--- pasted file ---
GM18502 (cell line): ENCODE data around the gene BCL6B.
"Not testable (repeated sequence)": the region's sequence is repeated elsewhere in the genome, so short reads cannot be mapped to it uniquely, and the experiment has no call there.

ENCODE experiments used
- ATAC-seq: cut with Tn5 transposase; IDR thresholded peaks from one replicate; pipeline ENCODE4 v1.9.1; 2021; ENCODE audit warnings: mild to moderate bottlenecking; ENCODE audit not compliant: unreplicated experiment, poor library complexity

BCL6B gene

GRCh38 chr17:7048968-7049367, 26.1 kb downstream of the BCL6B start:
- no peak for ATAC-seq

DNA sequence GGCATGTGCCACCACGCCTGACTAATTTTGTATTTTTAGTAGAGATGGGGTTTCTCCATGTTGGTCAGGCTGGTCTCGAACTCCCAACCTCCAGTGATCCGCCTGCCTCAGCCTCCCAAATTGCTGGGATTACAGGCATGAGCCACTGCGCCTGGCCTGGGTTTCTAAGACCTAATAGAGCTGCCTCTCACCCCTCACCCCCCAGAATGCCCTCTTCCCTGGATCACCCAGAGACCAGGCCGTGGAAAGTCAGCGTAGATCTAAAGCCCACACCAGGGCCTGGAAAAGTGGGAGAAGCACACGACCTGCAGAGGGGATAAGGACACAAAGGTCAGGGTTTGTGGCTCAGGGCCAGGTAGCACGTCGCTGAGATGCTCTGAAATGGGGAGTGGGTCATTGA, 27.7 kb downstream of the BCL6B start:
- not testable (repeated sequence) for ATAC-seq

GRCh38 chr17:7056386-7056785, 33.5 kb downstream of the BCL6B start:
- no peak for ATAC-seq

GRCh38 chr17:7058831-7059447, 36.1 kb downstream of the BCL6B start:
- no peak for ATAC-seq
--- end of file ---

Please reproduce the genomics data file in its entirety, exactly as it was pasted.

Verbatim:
GM18502 (cell line): ENCODE data around the gene BCL6B.
"Not testable (repeated sequence)": the region's sequence is repeated elsewhere in the genome, so short reads cannot be mapped to it uniquely, and the experiment has no call there.

ENCODE experiments used
- ATAC-seq: cut with Tn5 transposase; IDR thresholded peaks from one replicate; pipeline ENCODE4 v1.9.1; 2021; ENCODE audit warnings: mild to moderate bottlenecking; ENCODE audit not compliant: unreplicated experiment, poor library complexity

BCL6B gene

GRCh38 chr17:7048968-7049367, 26.1 kb downstream of the BCL6B start:
- no peak for ATAC-seq

DNA sequence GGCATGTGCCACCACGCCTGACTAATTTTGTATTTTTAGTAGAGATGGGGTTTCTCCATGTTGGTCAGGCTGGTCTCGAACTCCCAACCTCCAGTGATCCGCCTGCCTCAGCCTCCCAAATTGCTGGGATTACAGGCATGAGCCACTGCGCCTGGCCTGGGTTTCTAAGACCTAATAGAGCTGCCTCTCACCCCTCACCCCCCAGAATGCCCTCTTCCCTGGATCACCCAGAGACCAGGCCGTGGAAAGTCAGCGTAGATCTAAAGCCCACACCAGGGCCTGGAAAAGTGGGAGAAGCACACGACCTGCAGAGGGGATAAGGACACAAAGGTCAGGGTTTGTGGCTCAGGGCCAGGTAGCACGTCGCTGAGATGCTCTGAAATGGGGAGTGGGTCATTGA, 27.7 kb downstream of the BCL6B start:
- not testable (repeated sequence) for ATAC-seq

GRCh38 chr17:7056386-7056785, 33.5 kb downstream of the BCL6B start:
- no peak for ATAC-seq

GRCh38 chr17:7058831-7059447, 36.1 kb downstream of the BCL6B start:
- no peak for ATAC-seq